Glugea plecoglossi is a microsporidian parasite found in the peritoneal cavity of marine fish, Ayu (Plecoglossus altivelis) and rainbow trout (Oncorhynchus mykiss).
Many spores are produced inside xenomas (a complex formed by a host cell and a parasite). A spore (average length 5.8 mm; average width 2.1 mm) is ellipsoidal. Spores are ingested by the host's phagocytic cells and develop inside the cells. These cells begin to hypertrophy, take a nutrition from the host and result in xenomas. When the xenoma establishes on the wall of the peritoneal cavity, it is encased by the host's connective tissues. The parasite proliferates, and fills up the xenoma. Xenoma, a few mm (up to 5 mm) in size, is visually observed as a cyst.
Infected fish exhibits no significant external abnormalities, while the abdomen is filled with numerous Glugea cysts (ca. 4-5 mm). On the other hand, in heavily infected fry of ayu, cysts are easily observed by transmitted light even without dissection.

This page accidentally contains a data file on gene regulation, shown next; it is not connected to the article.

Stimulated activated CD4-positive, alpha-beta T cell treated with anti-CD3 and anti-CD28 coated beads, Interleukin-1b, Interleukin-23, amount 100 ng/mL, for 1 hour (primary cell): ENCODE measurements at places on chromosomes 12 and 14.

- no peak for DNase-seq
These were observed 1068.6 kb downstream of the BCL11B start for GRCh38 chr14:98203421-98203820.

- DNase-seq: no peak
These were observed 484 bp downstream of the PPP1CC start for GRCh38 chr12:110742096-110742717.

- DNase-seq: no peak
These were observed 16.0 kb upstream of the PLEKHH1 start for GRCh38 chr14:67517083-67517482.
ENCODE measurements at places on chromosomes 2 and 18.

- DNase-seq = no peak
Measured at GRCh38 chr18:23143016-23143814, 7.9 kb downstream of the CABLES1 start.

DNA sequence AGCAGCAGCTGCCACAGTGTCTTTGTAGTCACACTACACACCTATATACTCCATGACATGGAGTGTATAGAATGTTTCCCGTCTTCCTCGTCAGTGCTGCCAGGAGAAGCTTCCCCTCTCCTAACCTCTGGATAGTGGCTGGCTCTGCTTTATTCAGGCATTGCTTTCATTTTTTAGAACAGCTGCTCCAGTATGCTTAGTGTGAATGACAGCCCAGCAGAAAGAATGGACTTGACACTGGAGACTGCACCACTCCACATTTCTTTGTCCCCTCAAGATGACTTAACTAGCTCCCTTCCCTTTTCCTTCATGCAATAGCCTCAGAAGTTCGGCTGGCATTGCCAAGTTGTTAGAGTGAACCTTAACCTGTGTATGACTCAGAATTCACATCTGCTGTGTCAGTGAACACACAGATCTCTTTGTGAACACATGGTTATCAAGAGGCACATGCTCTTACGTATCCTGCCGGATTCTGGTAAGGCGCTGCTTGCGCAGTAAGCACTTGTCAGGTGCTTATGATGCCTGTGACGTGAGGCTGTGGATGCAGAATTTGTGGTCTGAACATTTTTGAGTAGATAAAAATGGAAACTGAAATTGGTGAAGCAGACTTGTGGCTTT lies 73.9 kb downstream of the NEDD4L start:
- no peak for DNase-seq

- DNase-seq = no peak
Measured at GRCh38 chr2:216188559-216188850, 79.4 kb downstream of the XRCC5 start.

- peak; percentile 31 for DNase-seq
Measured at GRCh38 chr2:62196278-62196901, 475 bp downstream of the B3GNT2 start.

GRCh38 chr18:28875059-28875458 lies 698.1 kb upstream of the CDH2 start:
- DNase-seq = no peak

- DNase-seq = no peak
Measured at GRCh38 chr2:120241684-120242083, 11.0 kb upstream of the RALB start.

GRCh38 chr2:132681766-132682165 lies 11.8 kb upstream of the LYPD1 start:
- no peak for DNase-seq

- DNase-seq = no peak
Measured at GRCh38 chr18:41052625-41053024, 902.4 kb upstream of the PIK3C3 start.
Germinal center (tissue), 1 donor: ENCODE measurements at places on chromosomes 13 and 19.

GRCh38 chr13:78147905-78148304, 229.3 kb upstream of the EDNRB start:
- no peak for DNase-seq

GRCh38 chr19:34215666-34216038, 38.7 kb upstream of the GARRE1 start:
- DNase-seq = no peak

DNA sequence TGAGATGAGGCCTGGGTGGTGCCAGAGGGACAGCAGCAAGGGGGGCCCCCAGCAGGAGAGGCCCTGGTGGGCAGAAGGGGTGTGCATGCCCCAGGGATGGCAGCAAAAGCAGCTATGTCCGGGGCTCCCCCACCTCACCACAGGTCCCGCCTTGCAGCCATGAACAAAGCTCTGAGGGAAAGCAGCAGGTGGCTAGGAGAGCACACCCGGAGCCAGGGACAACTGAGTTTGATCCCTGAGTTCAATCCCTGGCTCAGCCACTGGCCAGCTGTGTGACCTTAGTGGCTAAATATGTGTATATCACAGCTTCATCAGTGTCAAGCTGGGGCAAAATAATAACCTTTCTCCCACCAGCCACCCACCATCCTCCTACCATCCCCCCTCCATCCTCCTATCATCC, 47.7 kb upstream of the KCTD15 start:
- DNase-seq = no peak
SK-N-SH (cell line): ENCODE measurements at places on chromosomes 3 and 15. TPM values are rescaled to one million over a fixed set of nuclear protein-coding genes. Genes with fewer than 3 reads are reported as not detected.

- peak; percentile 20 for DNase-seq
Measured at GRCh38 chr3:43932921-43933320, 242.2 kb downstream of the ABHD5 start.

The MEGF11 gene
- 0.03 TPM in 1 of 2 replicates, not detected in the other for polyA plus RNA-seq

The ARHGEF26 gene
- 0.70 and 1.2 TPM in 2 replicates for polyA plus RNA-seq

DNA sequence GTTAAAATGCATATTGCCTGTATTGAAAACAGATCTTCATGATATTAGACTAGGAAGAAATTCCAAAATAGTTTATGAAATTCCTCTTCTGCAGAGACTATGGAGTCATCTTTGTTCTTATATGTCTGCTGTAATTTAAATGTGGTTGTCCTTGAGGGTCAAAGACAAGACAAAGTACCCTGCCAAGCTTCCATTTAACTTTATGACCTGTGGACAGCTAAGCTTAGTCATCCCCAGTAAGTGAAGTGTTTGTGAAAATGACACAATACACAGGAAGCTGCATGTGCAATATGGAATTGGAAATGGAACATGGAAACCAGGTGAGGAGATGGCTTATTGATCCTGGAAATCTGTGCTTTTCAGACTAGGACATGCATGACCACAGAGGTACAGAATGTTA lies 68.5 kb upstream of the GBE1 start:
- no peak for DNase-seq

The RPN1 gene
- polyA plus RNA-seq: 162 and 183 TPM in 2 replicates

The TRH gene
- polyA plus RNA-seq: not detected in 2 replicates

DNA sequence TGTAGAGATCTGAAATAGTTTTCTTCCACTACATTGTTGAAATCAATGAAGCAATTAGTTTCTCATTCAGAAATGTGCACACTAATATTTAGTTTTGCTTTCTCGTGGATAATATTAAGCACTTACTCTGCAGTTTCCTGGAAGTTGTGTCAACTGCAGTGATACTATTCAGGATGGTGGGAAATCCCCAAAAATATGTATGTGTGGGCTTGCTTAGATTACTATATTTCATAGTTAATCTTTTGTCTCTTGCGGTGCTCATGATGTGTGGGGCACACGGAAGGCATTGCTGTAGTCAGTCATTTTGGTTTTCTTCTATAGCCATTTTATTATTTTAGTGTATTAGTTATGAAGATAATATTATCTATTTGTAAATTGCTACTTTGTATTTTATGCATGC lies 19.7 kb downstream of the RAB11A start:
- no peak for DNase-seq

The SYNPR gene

In a heavy infection, diseased fish sometimes exhibits ascites and emaciates, but few fish die.
Since this parasite is not infectious to human, it is harmless in food hygiene.
Diagnosis can be determined by observation of Glugea cysts in the peritoneal cavity. For confirmation, check the spores by the wet-mount of xenomas. The sample should be smeared and stained by Uvitex 2B followed by a fluorescent microscopic observation. The stained spores emit blue fluorescence under UV radiation.
To prevent the disease effectively, maintain the fish at 28-29 C. for 5 days, then return to the normal temp. for 7 days, and raise to 28-29 C. for 5 days again before the fish develops the disease, e. g. just after the introduction of wild seedlings. Take care of other diseases or progress of the sexual maturation when maintaining at high temperature.
- Takahashi, S. (1981) Studies on Glugea infection of ayu, Plecoglossus altivelis. Bull Shiga Pref Fish Exp Station 34:1-81
- Takahashi, S. and K. Ogawa (1997) Efficacy of elevated water temperature treatment of ayu infected with the microsporidian Glugea plecoglossi. Fish Pathol 32:193-198